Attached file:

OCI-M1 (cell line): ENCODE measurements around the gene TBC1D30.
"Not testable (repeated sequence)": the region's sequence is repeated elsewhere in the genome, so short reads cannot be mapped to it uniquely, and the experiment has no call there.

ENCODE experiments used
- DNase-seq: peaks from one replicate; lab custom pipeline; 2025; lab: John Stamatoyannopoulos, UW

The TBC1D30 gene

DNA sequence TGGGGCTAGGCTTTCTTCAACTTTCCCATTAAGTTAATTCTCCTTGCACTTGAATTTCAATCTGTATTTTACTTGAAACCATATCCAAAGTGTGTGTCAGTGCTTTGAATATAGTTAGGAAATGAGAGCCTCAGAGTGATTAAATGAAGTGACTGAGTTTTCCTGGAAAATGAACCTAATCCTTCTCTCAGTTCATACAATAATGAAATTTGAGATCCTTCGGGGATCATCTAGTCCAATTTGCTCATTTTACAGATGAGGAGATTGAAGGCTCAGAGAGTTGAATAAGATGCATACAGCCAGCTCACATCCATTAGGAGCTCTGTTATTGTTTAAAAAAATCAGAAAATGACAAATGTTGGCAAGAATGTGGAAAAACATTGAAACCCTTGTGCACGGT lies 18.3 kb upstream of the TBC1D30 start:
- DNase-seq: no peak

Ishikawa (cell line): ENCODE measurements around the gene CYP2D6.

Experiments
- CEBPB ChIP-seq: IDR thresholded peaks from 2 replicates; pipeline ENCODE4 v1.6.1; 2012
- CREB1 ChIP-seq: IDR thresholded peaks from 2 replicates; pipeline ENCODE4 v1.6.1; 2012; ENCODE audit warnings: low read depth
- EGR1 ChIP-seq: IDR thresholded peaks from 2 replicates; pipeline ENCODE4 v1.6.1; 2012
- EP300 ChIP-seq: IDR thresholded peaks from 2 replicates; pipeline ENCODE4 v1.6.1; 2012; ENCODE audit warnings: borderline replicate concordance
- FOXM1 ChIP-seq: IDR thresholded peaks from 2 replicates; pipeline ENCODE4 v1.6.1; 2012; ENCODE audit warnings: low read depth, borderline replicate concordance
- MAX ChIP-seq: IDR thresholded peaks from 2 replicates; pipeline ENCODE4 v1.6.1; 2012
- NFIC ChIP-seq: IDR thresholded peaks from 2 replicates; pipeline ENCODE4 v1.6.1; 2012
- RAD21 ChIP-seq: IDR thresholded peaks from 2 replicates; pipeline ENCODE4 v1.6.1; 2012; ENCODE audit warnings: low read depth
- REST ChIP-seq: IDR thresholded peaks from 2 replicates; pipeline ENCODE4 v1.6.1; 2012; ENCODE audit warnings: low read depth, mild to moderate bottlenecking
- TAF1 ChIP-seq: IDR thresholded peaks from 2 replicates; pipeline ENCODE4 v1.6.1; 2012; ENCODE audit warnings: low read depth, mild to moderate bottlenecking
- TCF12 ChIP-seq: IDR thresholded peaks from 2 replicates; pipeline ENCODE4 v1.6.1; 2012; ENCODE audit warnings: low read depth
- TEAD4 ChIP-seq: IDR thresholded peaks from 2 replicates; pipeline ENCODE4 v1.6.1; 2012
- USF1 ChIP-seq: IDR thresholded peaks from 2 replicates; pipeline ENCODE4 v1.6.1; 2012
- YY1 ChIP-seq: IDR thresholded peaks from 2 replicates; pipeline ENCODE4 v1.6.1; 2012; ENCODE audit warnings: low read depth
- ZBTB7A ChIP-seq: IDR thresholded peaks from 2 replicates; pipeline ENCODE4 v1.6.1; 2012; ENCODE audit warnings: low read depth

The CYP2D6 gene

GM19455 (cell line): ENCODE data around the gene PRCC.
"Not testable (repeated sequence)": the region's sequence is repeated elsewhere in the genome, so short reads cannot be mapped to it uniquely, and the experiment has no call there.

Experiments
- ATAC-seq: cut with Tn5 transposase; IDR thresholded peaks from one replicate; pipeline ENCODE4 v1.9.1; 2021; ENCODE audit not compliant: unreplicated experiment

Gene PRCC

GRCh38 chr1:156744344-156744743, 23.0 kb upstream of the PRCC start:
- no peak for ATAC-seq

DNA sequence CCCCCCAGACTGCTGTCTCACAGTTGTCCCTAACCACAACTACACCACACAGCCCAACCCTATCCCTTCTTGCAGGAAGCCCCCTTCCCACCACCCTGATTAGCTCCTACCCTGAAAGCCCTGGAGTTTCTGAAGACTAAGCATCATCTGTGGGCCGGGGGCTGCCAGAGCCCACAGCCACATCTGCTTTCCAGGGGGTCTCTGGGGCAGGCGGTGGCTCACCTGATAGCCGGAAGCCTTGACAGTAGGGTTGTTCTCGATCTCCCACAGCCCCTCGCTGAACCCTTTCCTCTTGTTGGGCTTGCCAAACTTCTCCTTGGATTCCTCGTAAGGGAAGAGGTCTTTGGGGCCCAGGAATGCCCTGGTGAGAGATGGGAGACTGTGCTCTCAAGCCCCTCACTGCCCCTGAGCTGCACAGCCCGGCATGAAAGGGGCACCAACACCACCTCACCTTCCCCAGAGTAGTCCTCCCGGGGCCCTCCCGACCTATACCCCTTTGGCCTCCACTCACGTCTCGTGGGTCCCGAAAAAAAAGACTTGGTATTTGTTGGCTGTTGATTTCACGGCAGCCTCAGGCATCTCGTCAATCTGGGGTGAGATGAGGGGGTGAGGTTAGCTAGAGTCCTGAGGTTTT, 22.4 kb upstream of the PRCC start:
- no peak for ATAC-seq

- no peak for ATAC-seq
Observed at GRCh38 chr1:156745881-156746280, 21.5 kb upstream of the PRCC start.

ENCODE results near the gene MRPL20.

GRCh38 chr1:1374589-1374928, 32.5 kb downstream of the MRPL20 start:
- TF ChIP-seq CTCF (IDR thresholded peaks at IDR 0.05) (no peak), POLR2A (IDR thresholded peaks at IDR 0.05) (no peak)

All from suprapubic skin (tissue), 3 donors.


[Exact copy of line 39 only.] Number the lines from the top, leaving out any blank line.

- TF ChIP-seq CTCF (IDR thresholded peaks at IDR 0.05) (no peak), POLR2A (IDR thresholded peaks at IDR 0.05) (no peak)